The tricoleurs shining from international landmarks this week have been a powerful display of solidarity with the victims of Isis brutality. In Paris, Beirut and the skies over the Sinai desert, Isis attacked restaurants, bars, concerts, football matches, street markets, holidays - our enjoyment, our freedom, our humanity. And across the globe, people stood together in determination not to let terrorists win.
But support for refugees fleeing from the same Isis barbarism has been knocked. The US Congress yesterday voted for new restrictions to keep out Syrian and Iraqi refugees. Poland has threatened to block the EU relocation scheme. In Britain, the Government has rightly given assurances that the Syrian refugees arriving in Glasgow this week have been through double security checks, yet critics on social media still called for them to be sent home.
Global action is needed in the face of Isis barbarism. When Europe's interior ministers meet in Brussels today they need to discuss new security measures - including action on intelligence, information sharing, resources for police and security services, border and firearms controls, and preventing radicalisation.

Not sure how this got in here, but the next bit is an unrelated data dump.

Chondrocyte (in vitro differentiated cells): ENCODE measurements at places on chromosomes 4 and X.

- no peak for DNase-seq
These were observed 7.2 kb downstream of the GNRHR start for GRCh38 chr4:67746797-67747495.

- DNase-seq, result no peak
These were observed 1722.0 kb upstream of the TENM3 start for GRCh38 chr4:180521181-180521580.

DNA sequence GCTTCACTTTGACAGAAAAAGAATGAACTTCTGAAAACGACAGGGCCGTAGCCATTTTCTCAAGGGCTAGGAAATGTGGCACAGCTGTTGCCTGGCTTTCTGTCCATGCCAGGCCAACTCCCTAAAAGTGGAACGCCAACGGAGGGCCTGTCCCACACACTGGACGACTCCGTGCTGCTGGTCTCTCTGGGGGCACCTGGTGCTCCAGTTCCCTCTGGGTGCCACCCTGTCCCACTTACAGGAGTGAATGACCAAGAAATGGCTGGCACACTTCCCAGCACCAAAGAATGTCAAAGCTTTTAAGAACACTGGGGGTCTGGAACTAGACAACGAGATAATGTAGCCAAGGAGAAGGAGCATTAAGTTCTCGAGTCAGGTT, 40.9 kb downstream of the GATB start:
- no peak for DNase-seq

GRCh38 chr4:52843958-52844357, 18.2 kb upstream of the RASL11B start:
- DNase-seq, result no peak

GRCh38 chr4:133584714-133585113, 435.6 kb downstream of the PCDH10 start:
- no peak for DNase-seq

We also need to keep providing sanctuary for refugees fleeing Isis brutality too. President Obama is right to challenge the proposed new Congressional law and point out there are already strong security checks on refugees in the US. But France is also right to warn that more action is needed within Europe to stop Isis exploiting the refugee crisis. Reform of European border controls as part of a stronger, managed response to the refugee crisis would improve both humanitarian support and security. That should be on European ministers' agenda today too.
Turning our backs on the refugee crisis would be deeply wrong - and would mean abandoning the values of compassion and humanity that we should be trying to defend from Isis attacks. A Syrian mother who had fled to Greece told me how women were being stoned in her town. Internet footage shows teenage boys being lined up and shot. In Sinjar, there are mass graves of Yazidi women - slaughtered for their faith. This is a new facism, a new totalitarianism - we won't fight it by shunning those who flee it.
And remember Isis want nothing more than to destroy international compassion for those who flee them. They hate the sanctuary we offer. They want to sow poison between peoples. That's how they recruit. Theirs is a perversion of Islam - condemned and reviled by Muslim communities across Britain and Europe.
Isis want to be the caliphate - the crusading home for Muslims fleeing the injustice of the West. Instead the opposite is happening. Europe is providing safe haven to Muslims persecuted by Isis brutality. Young people tempted by some romantic idea of running away to join the jihad are forced to face the brutal reality of stories from those fleeing Isis instead. In the battle for hearts and minds, we threaten Isis by giving sanctuary to refugees.